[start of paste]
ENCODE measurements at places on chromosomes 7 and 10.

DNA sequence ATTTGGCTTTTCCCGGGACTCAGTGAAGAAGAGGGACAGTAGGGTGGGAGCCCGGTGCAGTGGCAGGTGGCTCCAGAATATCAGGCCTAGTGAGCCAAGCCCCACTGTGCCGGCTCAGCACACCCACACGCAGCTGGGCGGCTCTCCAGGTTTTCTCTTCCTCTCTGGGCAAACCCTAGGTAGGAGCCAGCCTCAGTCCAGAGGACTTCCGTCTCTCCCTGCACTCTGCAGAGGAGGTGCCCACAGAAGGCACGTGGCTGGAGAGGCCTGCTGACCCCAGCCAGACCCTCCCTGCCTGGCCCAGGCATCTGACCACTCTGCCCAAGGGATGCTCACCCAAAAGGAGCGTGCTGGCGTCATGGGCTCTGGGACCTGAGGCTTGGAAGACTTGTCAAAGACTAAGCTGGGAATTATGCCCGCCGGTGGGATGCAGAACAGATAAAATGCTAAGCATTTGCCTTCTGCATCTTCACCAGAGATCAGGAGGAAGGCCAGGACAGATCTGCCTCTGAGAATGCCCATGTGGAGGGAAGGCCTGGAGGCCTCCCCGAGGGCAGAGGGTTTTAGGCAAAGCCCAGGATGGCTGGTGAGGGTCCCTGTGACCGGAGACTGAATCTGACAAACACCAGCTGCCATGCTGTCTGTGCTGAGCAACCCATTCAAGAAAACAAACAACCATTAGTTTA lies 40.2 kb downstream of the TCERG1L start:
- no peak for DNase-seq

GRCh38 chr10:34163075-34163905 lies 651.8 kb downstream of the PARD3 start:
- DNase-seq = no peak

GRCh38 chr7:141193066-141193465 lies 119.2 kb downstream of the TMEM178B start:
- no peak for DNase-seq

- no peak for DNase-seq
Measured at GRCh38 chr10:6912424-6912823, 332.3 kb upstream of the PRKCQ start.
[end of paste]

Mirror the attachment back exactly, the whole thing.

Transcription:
ENCODE measurements at places on chromosomes 7 and 10.

DNA sequence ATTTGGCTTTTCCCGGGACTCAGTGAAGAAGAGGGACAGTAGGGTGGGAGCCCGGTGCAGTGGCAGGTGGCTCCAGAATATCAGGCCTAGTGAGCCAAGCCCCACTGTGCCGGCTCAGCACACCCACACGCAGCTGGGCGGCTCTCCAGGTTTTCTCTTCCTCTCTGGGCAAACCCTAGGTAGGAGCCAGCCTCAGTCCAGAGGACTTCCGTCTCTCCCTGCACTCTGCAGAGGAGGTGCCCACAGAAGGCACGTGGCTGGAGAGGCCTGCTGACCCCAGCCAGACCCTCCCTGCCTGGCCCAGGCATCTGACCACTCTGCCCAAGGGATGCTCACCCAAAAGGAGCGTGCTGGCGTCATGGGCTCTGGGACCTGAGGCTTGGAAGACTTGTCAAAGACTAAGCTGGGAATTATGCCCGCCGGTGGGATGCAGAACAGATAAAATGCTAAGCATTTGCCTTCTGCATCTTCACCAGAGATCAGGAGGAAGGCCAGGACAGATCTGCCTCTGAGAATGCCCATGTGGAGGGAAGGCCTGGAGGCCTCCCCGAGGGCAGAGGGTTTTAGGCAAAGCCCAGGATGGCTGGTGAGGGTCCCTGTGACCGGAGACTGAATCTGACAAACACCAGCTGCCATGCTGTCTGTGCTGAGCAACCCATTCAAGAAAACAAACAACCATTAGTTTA lies 40.2 kb downstream of the TCERG1L start:
- no peak for DNase-seq

GRCh38 chr10:34163075-34163905 lies 651.8 kb downstream of the PARD3 start:
- DNase-seq = no peak

GRCh38 chr7:141193066-141193465 lies 119.2 kb downstream of the TMEM178B start:
- no peak for DNase-seq

- no peak for DNase-seq
Measured at GRCh38 chr10:6912424-6912823, 332.3 kb upstream of the PRKCQ start.